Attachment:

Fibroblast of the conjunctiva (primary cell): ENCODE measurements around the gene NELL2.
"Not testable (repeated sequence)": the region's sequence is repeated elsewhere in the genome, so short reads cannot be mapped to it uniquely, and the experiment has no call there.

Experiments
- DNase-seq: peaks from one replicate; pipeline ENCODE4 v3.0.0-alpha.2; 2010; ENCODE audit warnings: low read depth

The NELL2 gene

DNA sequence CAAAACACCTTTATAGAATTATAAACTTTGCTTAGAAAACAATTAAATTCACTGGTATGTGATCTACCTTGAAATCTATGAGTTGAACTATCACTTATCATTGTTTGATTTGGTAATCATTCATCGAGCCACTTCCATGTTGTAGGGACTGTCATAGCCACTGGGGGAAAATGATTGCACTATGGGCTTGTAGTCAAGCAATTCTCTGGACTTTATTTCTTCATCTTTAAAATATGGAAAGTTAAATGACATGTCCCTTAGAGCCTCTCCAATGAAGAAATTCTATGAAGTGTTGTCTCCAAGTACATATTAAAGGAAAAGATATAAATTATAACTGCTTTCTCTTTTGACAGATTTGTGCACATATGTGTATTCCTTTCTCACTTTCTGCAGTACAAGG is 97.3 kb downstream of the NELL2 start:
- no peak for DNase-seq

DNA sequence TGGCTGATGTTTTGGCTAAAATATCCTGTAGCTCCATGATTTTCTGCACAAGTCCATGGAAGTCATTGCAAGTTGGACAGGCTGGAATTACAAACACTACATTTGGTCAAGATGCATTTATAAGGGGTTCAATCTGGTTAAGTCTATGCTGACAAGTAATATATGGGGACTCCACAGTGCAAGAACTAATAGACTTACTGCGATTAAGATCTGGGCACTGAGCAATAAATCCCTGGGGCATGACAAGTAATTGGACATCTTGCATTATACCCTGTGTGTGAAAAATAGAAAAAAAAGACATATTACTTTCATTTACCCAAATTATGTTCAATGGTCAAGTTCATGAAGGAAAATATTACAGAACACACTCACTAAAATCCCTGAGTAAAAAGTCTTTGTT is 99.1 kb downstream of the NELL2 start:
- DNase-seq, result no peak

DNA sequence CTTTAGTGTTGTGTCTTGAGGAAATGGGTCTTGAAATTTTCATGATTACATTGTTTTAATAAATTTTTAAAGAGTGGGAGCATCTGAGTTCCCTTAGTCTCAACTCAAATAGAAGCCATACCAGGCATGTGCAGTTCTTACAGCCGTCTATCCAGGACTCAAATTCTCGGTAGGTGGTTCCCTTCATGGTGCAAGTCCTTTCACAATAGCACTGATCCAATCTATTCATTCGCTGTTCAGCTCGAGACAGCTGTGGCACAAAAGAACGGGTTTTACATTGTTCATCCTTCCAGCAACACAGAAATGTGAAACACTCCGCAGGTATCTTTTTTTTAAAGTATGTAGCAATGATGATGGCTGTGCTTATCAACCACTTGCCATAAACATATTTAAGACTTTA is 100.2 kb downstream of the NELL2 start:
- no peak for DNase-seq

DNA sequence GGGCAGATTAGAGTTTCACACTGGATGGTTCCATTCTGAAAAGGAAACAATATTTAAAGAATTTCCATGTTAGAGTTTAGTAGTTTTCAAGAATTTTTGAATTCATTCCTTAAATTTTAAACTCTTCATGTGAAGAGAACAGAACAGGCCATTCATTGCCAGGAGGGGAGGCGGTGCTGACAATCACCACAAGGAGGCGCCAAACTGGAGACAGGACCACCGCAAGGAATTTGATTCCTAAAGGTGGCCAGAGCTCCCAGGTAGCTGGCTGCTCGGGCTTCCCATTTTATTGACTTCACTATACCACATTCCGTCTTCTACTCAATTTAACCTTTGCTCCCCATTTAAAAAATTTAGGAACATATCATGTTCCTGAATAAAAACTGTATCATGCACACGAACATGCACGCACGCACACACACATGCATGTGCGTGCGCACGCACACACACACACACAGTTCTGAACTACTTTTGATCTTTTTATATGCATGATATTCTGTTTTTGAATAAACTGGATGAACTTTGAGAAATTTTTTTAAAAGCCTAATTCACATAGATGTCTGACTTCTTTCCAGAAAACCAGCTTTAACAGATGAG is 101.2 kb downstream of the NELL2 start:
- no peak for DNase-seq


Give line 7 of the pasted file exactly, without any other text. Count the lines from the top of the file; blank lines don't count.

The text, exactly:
- no peak for DNase-seq